Sammy Kitwara winning the World's Best 10K in Puerto Rico (© Alvin Rodriguez)
Sammy Kitwara took his fourth title while Joyce Chepkirui savoured her first as they completed a Kenyan at the 16th World’s Best 10K, an IAAF Gold Label Road Race, in the Puerto Rican capital of San Juan on Sunday (24).
The winner in the immediate past two editions, 26-year old Kitwara astutely followed all the moves in what was initially a tactical race before covering the second half over a minute faster than the first to win in 28:42, the slowest winning time since the race became a major international race in 2000.
After the 5:25pm start, 40-year old Luis Rivera took an early lead that grow to up to 40 metres during the first third of the race.
Rivera - who was to finish as the top local runner in 12th place - was then caught by a large African chasing group, who took control and covered the first 5km in 14:55. The real race started in earnest after the sixth kilometre, when Kitawa started to speed up and move away from his closest rivals.
He took advantage up a slight uphill on Barbosa Avenue to move away for good and continued to accelerate to build an insurmountable an advantage as he approached the finish line on the on the Teodoro Moscoso bridge.
With a 13:47-minute split in the second half, the 26-year old secured his fourth victory. In addition to a streak of three consecutive triumphs, he had also won in 2009 and came second in 2010.
“I felt great. It was hot and humid, but I am used to those conditions in my country. I was certain I could win after the sixth kilometre. I just followed my pace and won,” commented the winner.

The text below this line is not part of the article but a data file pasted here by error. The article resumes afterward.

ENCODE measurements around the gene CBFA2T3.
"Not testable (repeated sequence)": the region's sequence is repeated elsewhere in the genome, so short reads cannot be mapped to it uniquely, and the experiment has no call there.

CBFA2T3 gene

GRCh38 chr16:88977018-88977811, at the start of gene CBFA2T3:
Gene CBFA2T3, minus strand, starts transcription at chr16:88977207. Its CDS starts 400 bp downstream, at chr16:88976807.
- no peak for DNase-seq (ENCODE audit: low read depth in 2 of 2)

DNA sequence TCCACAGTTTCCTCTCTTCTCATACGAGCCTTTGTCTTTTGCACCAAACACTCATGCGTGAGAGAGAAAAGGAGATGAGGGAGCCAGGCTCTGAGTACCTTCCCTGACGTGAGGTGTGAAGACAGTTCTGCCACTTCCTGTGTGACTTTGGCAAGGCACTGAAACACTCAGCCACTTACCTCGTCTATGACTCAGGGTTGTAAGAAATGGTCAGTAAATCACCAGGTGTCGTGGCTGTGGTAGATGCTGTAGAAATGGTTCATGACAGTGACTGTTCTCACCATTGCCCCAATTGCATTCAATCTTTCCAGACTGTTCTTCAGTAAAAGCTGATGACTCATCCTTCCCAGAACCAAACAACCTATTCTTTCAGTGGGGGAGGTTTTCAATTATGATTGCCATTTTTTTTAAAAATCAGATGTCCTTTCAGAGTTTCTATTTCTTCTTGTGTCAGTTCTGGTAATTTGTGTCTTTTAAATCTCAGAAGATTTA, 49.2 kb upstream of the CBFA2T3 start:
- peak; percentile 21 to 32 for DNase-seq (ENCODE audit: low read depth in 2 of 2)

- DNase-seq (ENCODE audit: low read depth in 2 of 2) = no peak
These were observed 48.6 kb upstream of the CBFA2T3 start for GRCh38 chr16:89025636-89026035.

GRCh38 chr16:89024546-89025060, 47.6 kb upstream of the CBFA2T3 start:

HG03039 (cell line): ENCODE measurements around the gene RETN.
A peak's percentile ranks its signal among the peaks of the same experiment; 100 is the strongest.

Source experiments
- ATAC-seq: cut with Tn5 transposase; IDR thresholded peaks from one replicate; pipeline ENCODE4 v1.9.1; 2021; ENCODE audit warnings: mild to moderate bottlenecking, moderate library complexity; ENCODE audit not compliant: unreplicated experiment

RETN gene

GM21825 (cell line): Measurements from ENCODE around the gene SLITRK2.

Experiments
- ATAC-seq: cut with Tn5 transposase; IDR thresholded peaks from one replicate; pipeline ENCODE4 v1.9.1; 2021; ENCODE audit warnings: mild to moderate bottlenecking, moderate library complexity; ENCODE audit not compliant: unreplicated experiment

Julius Kogo finished second in 28:48 while Kenneth Kiprop was third in 28:59 to complete a Kenyan podium. Eritrea’s 2004 Olympic medallist and four-time IAAF World Half Marathon champion and World record holder Zersenay Tadesse could not repeat his third place finish of 2012 as he lost contact with the leaders and slipped back to seventh in 29:08.
In the women’s race, Chepkirui ran in a nine-woman lead pack until the first half, when she moved away from the rest and went to win her first title in 31:40, improving on her second place 12 months ago.
“I felt very well. The wind is always a factor, but I managed to run fast and at the right time. I am honoured to have won here for the first time,” said the 24-year-old.
As in the men’s race, Kenya swept the top three spots with Liveth Chepkirui second in 32:10 and Esther Chemtai third in 32:18.
Ethiopia’s 2011 winner Sentayehu Ejigu was surprisingly never a threat to Chepkirui and her compatriots, and finished a distant ninth in 33:59, one place ahead of Beverly Ramos, who set a new course record for female local runners in 34:12.
Out of 10,078 registered runners, 7882 started the race and 7813 Finished (4796 men and 3017 women).
This year, the race honoured 71-year old former weightlifter Fernando Luis Báez, who became the first Puerto Rican athlete to win a gold medal at the Pan American Games, when he won in 1967. He also took a bronze medal at the 1970 World Championships.
Javier Clavelo Robinson for the IAAF